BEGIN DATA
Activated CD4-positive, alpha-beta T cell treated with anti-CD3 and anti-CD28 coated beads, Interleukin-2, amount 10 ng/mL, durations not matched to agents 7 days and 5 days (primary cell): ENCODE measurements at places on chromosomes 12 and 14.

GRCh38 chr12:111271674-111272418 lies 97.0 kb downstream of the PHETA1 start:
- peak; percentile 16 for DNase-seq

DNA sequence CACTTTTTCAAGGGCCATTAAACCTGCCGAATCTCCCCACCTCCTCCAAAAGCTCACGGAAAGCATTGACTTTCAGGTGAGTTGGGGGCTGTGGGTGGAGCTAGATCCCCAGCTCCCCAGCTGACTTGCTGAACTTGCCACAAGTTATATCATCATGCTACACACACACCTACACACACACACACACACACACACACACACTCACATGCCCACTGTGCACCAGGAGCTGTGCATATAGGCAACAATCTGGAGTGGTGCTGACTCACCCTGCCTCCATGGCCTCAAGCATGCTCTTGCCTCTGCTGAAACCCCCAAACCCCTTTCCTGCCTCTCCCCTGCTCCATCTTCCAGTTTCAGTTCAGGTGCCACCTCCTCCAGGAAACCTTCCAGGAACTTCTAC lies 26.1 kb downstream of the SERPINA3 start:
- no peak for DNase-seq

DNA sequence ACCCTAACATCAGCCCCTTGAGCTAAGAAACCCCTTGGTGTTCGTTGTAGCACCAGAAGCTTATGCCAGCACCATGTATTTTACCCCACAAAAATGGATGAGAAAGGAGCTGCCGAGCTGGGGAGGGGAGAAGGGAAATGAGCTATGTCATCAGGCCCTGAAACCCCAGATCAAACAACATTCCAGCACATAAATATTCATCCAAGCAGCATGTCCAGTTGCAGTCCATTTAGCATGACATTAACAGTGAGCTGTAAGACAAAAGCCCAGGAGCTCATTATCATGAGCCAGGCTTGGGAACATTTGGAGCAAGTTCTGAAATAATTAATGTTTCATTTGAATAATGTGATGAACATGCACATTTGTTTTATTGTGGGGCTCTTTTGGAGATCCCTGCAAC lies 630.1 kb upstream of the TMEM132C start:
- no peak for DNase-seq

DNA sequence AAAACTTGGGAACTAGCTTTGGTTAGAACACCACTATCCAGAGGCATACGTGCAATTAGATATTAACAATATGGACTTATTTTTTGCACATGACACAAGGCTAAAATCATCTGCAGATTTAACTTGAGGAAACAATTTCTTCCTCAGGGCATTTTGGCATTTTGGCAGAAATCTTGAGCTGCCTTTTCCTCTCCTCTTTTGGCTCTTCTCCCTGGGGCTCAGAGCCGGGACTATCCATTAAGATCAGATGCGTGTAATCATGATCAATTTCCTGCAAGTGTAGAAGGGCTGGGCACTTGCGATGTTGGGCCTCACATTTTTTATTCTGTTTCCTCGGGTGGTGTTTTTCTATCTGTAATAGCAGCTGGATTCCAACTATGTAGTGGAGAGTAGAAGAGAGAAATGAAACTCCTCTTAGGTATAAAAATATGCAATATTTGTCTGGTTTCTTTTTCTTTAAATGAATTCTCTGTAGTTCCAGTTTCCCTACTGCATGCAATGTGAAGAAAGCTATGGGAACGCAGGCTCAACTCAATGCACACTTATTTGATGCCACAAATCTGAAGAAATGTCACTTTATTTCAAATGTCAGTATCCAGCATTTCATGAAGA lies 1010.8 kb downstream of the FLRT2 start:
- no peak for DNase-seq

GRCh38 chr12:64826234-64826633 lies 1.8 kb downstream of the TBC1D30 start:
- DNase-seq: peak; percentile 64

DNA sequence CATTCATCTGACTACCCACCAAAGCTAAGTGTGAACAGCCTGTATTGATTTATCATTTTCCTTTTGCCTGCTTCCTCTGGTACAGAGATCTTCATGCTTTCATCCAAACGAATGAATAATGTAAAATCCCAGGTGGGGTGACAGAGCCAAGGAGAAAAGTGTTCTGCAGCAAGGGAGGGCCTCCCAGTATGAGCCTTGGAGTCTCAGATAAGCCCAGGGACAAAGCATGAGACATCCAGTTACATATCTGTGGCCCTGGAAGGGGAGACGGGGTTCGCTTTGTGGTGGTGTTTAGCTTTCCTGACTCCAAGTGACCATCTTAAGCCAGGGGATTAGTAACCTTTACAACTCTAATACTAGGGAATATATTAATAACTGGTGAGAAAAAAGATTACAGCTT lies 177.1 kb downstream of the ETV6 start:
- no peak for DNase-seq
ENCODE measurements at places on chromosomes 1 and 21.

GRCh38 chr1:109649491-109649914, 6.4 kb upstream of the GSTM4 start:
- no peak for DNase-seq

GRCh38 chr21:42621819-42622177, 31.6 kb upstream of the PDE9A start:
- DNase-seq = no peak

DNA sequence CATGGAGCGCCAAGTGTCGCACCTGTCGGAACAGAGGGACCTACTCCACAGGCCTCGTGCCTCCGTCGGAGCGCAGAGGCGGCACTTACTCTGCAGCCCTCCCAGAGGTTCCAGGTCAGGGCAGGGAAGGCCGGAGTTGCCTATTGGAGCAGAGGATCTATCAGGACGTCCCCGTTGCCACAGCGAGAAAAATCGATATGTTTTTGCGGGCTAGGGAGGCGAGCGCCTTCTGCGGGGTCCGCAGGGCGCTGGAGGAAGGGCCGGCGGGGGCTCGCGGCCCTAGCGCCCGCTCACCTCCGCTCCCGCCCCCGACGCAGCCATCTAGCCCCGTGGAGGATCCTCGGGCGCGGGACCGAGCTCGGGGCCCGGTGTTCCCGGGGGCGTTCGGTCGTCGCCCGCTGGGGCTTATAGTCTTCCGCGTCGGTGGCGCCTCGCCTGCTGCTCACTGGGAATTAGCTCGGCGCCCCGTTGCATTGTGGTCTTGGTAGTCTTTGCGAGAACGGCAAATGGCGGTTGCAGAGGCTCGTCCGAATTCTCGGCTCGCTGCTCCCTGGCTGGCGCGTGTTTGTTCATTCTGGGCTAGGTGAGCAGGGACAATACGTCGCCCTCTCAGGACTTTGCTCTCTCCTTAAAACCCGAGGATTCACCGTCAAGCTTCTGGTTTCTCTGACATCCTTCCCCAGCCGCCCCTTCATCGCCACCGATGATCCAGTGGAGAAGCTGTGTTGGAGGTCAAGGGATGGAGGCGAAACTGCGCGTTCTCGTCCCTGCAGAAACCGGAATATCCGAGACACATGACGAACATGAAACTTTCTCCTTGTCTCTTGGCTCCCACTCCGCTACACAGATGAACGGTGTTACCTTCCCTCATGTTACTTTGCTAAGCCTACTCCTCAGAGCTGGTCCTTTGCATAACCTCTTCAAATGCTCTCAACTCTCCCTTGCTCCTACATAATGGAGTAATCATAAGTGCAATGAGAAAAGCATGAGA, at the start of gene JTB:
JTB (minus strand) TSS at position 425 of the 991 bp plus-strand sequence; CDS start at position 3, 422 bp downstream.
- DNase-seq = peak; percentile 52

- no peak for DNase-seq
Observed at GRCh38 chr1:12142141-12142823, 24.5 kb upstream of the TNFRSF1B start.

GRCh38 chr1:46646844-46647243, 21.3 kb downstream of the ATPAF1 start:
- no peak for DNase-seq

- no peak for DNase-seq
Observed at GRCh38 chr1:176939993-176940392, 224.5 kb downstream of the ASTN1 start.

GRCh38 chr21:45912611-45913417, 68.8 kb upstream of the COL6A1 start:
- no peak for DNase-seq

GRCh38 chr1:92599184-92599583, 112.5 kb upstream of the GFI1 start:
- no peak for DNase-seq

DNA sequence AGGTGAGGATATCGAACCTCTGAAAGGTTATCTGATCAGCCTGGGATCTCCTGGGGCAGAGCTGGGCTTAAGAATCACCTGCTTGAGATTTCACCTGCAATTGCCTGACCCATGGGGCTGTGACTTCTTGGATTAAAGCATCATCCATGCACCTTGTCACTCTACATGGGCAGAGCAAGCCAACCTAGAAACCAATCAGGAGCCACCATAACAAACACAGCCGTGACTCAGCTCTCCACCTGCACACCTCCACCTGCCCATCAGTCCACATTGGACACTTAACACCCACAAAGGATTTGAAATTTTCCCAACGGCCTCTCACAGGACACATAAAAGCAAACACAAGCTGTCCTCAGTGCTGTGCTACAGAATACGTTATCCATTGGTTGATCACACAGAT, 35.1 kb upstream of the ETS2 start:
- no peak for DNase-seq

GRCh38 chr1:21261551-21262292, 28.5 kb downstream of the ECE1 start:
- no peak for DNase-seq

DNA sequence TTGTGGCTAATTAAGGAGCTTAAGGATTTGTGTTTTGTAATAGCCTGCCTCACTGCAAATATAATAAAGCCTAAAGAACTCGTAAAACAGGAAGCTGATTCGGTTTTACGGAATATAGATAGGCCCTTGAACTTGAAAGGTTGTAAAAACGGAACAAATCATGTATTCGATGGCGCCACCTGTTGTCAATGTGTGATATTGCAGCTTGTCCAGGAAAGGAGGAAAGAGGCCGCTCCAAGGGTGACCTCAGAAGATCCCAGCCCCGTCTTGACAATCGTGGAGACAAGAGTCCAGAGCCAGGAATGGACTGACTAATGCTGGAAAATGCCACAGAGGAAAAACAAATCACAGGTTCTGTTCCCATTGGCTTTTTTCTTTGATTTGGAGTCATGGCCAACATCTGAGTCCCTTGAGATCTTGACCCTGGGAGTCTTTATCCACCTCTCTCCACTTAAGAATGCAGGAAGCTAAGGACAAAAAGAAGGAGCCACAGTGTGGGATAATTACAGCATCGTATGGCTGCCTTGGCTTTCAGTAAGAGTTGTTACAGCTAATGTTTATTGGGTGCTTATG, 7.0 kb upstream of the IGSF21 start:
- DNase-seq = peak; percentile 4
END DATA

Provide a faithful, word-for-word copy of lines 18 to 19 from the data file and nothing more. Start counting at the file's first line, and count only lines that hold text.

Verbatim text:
- DNase-seq = no peak

DNA sequence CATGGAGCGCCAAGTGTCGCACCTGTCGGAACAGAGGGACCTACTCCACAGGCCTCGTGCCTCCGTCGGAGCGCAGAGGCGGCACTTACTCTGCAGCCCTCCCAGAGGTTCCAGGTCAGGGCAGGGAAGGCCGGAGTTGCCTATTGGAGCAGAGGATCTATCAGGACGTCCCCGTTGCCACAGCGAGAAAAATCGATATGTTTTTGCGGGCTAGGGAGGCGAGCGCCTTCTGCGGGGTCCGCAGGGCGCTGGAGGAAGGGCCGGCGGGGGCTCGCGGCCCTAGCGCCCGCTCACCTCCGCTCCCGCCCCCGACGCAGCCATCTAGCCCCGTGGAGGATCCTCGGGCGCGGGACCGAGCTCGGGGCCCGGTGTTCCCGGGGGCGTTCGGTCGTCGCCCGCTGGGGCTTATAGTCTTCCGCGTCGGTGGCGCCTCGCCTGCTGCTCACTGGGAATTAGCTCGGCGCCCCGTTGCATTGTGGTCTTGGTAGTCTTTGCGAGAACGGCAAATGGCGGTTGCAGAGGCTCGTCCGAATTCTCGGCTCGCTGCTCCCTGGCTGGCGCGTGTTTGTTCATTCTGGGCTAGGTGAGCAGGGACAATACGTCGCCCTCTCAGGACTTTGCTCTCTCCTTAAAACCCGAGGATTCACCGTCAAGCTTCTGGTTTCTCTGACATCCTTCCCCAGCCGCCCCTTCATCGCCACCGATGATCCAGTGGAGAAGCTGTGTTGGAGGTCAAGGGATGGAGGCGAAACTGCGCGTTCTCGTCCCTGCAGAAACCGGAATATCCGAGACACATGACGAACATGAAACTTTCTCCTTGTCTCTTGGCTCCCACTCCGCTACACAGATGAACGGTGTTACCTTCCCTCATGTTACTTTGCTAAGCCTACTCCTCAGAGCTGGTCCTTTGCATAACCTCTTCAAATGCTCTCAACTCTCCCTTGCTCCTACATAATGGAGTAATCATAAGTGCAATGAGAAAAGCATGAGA, at the start of gene JTB: